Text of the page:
Michael Tsai, writing on the latest issue that hit the Mac App Store, preventing users to launch apps they previously downloaded:
I woke up to an inbox full of e-mails from customers reporting that my apps wouldn’t launch. This included new customers who had just purchased from the Mac App Store as well as people who had purchased long ago, hadn’t made any changes, and expected that things would just keep working.
The Mac App Store is supposed to make things easier, but it’s also a single point of failure. Not only is it neglected, but sometimes even the existing functionality stops working. Mac OS X 10.9 introduced a code signing bug that prevented me from submitting updates for several months. In June 2015, there was a month-long iTunes Connect bug that prevented my uploaded build from entering the review queue. And I currently have a bug fix update that Apple has been reviewing for 33 days (with 8 days of waiting before that). When I inquired about the status, Apple told me that everything was normal and that I should just keep waiting. In short, the system is broken on multiple levels, and there is no evidence to suggest that things will get better.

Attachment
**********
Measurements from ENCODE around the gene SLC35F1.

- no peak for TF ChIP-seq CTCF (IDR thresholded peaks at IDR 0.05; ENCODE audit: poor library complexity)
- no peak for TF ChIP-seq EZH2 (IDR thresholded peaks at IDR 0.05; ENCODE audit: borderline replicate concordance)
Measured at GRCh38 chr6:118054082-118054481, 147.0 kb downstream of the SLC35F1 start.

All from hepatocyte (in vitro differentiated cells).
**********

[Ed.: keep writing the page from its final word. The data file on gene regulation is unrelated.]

This problem hit me as well – I had to check something on Tweetbot for Mac last night, but it wouldn’t launch. Same with other apps. There is a workaround, but it’s not working for everyone. And, despite the widespread nature of the problem, Apple has said nothing about it.
The Mac App Store lives in a sad state of abandon when compared to its iOS counterpart. For years now, Mac developers haven’t gotten access to the same tools made available to iOS developers. And that’s not to mention the myriad of issues and uncertainty they had to go through when Apple started rolling out sandboxing.
But preventing people from using apps they bought without a proper explanation, affecting third-party developers in the process? Just inexcusable.